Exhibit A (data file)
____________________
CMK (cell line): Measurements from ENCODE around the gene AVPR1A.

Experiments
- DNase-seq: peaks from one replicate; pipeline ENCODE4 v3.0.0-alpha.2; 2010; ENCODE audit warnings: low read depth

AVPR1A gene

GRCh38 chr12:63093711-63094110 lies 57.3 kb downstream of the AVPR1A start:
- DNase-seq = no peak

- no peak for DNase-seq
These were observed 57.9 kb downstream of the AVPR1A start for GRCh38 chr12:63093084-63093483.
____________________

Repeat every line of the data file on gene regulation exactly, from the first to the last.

CMK (cell line): Measurements from ENCODE around the gene AVPR1A.

Experiments
- DNase-seq: peaks from one replicate; pipeline ENCODE4 v3.0.0-alpha.2; 2010; ENCODE audit warnings: low read depth

AVPR1A gene

GRCh38 chr12:63093711-63094110 lies 57.3 kb downstream of the AVPR1A start:
- DNase-seq = no peak

- no peak for DNase-seq
These were observed 57.9 kb downstream of the AVPR1A start for GRCh38 chr12:63093084-63093483.